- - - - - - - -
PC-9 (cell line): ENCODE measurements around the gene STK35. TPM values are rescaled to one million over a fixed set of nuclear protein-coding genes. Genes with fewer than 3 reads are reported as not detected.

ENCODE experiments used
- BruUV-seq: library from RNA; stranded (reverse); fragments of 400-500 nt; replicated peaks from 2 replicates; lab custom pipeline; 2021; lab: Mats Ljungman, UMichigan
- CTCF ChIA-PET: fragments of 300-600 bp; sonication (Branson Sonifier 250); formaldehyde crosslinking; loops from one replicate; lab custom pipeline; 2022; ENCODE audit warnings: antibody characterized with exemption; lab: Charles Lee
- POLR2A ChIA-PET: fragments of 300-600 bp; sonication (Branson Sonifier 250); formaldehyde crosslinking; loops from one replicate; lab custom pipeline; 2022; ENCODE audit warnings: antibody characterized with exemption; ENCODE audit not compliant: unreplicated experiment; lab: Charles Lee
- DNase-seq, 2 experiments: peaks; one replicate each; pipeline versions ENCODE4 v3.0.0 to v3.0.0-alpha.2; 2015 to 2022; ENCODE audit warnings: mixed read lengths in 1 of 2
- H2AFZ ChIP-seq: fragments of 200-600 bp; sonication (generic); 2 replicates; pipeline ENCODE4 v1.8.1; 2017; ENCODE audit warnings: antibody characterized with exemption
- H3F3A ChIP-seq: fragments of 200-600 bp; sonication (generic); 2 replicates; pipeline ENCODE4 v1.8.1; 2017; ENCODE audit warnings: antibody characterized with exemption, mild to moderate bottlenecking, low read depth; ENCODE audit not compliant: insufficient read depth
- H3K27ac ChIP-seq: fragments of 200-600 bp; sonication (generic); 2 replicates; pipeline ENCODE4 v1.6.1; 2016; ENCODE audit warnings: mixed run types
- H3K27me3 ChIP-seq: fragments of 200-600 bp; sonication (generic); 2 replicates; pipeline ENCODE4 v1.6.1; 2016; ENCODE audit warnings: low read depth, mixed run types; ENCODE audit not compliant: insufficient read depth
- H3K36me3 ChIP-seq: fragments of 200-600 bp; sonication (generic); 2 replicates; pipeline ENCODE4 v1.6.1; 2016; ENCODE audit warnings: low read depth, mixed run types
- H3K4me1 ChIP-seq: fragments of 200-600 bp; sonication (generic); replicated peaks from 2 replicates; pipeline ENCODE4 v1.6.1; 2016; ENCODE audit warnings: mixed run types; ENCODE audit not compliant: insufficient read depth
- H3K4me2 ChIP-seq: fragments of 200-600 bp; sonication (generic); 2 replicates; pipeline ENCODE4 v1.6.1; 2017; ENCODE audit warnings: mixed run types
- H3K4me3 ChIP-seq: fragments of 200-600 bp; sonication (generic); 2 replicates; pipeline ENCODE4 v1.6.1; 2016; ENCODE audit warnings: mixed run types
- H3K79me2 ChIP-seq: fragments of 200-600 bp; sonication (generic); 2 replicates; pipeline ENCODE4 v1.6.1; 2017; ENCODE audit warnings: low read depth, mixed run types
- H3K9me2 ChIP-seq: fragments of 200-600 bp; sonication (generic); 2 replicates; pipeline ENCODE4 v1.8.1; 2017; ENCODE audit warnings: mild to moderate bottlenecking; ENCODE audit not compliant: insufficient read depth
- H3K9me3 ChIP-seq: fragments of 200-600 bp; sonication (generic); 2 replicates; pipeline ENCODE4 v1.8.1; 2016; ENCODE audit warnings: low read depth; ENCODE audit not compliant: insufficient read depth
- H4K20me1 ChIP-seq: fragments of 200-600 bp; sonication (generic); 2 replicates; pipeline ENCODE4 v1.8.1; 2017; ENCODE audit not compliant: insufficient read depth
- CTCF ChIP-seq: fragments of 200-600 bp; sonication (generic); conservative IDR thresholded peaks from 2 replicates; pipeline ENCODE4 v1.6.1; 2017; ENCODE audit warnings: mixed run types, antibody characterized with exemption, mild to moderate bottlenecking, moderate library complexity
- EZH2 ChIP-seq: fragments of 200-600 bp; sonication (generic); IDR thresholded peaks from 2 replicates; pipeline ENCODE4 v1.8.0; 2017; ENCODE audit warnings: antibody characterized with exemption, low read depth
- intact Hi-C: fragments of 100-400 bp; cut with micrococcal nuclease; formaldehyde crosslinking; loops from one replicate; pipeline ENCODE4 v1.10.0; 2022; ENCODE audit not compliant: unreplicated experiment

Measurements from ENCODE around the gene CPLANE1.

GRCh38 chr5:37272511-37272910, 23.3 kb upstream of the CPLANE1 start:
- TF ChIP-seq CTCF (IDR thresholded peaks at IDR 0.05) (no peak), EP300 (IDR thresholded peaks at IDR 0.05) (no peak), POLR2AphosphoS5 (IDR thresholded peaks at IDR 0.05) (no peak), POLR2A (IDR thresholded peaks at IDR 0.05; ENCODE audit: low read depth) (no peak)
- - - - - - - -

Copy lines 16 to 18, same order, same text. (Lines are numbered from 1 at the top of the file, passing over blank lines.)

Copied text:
- H3K9me2 ChIP-seq: fragments of 200-600 bp; sonication (generic); 2 replicates; pipeline ENCODE4 v1.8.1; 2017; ENCODE audit warnings: mild to moderate bottlenecking; ENCODE audit not compliant: insufficient read depth
- H3K9me3 ChIP-seq: fragments of 200-600 bp; sonication (generic); 2 replicates; pipeline ENCODE4 v1.8.1; 2016; ENCODE audit warnings: low read depth; ENCODE audit not compliant: insufficient read depth
- H4K20me1 ChIP-seq: fragments of 200-600 bp; sonication (generic); 2 replicates; pipeline ENCODE4 v1.8.1; 2017; ENCODE audit not compliant: insufficient read depth